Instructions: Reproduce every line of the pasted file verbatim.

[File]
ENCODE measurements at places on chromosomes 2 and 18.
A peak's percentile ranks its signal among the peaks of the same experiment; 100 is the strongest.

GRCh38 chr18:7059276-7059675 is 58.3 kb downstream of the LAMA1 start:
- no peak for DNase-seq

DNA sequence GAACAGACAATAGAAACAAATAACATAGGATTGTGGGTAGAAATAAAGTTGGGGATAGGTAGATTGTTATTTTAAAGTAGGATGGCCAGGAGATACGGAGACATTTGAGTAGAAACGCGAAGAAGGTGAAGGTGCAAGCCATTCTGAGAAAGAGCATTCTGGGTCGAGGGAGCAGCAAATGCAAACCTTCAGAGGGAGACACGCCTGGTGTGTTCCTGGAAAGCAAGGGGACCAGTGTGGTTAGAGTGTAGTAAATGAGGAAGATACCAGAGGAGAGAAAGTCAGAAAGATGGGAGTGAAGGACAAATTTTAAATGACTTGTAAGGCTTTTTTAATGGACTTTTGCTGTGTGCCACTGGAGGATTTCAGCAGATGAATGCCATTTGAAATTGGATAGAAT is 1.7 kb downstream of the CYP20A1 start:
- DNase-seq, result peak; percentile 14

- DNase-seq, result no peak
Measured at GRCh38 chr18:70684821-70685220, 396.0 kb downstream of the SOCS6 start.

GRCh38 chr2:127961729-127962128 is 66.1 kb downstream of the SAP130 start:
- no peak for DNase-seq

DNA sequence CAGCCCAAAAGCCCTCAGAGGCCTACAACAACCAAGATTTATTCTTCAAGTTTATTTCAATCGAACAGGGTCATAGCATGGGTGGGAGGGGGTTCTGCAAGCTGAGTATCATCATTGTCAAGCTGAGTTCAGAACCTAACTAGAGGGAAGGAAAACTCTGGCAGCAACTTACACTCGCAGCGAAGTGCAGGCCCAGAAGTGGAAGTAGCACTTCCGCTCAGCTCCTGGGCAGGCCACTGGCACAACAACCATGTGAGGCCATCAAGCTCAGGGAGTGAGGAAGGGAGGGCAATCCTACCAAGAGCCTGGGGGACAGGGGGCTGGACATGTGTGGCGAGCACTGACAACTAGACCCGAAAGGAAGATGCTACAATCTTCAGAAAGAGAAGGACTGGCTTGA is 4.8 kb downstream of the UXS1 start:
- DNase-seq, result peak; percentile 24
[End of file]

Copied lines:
ENCODE measurements at places on chromosomes 2 and 18.
A peak's percentile ranks its signal among the peaks of the same experiment; 100 is the strongest.

GRCh38 chr18:7059276-7059675 is 58.3 kb downstream of the LAMA1 start:
- no peak for DNase-seq

DNA sequence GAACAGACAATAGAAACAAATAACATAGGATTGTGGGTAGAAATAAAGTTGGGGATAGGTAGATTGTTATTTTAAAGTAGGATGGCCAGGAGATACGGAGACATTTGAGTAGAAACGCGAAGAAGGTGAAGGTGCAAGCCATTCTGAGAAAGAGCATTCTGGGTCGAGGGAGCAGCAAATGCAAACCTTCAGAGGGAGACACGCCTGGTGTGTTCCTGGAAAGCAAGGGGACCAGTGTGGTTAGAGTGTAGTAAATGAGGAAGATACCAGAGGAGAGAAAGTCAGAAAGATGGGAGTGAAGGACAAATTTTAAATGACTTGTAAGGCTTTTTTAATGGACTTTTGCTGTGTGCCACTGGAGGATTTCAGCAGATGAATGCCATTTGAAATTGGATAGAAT is 1.7 kb downstream of the CYP20A1 start:
- DNase-seq, result peak; percentile 14

- DNase-seq, result no peak
Measured at GRCh38 chr18:70684821-70685220, 396.0 kb downstream of the SOCS6 start.

GRCh38 chr2:127961729-127962128 is 66.1 kb downstream of the SAP130 start:
- no peak for DNase-seq

DNA sequence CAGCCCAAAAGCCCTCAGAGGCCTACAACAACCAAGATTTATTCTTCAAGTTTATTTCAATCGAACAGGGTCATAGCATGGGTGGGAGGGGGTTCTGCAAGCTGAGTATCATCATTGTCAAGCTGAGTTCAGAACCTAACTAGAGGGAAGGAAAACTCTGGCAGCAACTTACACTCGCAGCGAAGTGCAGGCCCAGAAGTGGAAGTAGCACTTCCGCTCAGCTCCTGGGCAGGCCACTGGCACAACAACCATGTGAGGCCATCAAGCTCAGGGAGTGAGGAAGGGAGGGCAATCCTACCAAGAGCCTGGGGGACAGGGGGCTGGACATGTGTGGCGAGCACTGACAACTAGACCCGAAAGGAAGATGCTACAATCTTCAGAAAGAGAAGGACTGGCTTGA is 4.8 kb downstream of the UXS1 start:
- DNase-seq, result peak; percentile 24